Other peripheral points around this issue are: Reduced government spending (G) to decrease inflationary pressure could adversely affect public services such as public transport and education causing market failure and social inefficiency. If the government uses fiscal policy, its effectiveness will also depend upon the other components of AD, for example, if consumer confidence is very low, reducing taxes may not lead to an increase in consumer spending. It can depend on the Multiplier effect as any change in injections may be increased by the multiplier effect. Also, fiscal policy is most effective in a deep recession where there is a liquidity trap as higher government spending will not cause crowding out because the private sector saving has increased substantially.

The diagram below shows the effect of expansionary fiscal policy and contractionary fiscal policy on AD in theoretical terms i.e. without the exceptions discussed above. Although the economic theory often deviates from reality, it is important to use it as a base line to compare what would happen to the economy ‘ceteris paribus’. The Monetarist argument is that the LRAS is inelastic therefore an increase in AD will only cause inflation to increase and thus they are generally skeptical of fiscal policy as a tool to boost economic growth.

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In conclusion, a rise in government expenditure, or a fall in taxation, in theory should increase aggregate demand and boost employment, likewise contractionary polices should do the opposite However, the size of the resulting final change in equilibrium national income is determined by the multiplier effect as well as confidence and the current state of the economy. Fiscal policy can be used to influence the level and pattern of economic activity in many ways. Firstly through an increase in government spending on services such as the NHS will create more jobs and thus increase consumption as consumers now have more disposable income. A change in direct taxation such as a change in level of corporate tax on firms may cause firms to increase investment spending due to spare money that hasn’t been removed by the burden of tax. That said, large budget deficits do require financing and in the long run, this requires a higher burden of taxation meaning it is important for governments to strike a balance. When the government sells debt to fund a tax cut or an increase in expenditure then a rational individual will realise that at some future date he will face higher tax liabilities to pay for the interest repayments. Thus, he should increase his savings, as there has been no increase in his permanent income. This gives rise to the Keynesian idea of the Paradox of thrift, whereby increased savings lead to a reduction in aggregate demand and lead to individual being worse off. Overall we have to consider both long run and short run effects of fiscal policy. The effect that fiscal policy has in the long run on the supply side of the economy is particularly important and over time we have seen a switch away from the use of fiscal policy as government tool for demand management and a turn towards its use as a supply side incentive. We also have to consider the drawbacks of fiscal policy such as time lags. Fiscal policy may cause an increase in AD but it takes time to recognise that AD is growing either too quickly or too slowly. It then takes time to implement an appropriate policy and then for the policy to work, as the multiplier process is not instantaneous. Although fiscal policy has been relatively successful in the UK it will be interesting to see how factors such as a growing and ageing population will change things as the pressure increases on the NHS and state pensions.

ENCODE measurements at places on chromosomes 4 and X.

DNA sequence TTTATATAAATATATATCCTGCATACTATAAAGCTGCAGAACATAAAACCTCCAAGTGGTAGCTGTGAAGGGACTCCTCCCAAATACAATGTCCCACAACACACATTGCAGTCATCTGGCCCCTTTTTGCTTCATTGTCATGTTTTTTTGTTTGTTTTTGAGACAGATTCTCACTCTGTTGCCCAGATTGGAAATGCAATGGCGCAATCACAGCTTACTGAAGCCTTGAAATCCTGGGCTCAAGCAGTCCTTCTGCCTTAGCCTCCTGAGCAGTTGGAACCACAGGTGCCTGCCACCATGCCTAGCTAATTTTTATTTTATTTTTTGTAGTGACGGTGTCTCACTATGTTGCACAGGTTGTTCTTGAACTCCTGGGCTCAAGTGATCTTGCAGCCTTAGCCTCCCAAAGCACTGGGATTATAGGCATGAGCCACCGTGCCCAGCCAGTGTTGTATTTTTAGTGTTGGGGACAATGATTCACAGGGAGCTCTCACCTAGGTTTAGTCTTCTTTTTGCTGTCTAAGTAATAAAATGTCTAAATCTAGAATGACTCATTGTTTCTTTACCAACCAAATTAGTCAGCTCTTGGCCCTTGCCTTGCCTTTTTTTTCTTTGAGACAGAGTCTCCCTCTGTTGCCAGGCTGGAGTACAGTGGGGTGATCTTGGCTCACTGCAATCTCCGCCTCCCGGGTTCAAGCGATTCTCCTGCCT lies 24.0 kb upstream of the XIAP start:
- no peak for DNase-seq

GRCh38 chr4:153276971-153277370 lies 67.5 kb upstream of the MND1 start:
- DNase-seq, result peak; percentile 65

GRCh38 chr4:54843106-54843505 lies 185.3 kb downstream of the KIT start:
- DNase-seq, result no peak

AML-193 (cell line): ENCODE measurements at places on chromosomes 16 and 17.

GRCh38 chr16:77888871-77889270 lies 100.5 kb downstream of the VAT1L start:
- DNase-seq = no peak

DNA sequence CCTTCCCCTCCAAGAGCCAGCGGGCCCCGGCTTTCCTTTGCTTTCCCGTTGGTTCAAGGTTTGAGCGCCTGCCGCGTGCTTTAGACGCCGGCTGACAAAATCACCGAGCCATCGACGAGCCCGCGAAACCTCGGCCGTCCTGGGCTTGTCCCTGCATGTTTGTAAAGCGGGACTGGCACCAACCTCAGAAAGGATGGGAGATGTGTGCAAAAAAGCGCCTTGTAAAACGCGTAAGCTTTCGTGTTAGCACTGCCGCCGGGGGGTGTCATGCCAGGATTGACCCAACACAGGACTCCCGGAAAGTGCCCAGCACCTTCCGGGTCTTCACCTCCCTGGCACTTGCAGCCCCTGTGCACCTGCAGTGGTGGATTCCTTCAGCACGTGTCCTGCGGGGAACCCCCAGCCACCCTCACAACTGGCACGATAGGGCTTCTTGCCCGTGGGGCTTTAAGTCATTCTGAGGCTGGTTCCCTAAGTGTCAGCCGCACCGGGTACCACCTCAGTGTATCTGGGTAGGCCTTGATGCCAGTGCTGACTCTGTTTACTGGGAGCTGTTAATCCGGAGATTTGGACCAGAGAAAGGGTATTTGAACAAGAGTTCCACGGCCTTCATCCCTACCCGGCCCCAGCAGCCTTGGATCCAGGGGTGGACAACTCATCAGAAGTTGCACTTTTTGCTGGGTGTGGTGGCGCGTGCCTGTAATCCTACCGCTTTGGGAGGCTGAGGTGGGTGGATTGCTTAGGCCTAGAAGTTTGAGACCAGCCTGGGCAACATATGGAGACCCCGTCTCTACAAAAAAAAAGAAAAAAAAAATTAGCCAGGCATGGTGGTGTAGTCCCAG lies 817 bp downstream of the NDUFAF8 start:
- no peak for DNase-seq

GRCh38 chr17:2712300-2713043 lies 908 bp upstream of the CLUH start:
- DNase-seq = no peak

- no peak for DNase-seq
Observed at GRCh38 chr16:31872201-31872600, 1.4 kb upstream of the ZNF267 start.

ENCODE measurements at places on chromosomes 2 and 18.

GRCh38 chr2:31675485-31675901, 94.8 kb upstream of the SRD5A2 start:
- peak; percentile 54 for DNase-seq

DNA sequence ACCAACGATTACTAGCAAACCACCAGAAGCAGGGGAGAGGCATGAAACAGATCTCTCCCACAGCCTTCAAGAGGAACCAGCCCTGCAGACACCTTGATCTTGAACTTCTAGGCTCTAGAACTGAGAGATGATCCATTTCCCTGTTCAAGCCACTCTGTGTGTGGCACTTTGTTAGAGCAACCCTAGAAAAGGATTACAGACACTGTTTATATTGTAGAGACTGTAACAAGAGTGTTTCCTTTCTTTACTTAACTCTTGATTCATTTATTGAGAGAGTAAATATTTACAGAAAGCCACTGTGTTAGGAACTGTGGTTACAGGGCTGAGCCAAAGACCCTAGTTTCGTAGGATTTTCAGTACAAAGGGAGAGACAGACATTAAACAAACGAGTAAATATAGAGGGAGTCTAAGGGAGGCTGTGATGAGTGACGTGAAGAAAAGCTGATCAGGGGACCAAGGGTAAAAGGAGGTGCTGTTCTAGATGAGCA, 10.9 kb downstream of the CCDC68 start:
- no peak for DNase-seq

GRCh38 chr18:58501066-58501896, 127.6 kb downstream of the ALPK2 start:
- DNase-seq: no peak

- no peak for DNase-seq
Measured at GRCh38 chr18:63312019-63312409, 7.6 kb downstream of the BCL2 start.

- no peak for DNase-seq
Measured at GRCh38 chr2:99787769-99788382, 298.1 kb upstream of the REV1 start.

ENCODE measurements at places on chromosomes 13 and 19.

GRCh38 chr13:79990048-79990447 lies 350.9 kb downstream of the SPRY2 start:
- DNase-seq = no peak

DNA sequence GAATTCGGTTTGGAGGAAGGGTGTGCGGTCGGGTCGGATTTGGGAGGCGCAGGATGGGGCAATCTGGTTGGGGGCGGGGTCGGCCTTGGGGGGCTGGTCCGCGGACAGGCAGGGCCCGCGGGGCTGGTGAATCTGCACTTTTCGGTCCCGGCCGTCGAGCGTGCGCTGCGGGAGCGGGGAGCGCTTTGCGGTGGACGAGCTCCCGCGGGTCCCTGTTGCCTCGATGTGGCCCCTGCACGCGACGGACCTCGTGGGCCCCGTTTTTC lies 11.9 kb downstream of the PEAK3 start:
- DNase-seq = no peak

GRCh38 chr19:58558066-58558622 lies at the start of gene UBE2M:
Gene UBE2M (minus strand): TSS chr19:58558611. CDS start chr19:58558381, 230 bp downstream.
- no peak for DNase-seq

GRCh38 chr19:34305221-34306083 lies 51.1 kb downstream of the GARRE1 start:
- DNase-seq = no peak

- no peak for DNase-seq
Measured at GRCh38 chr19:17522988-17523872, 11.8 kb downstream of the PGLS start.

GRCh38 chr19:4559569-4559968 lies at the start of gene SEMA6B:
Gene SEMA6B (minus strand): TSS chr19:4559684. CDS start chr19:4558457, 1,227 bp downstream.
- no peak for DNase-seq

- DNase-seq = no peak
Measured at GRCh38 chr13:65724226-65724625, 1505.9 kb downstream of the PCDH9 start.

Sources used:

AQA Economics A-Level Textbook 2, Powell and Powell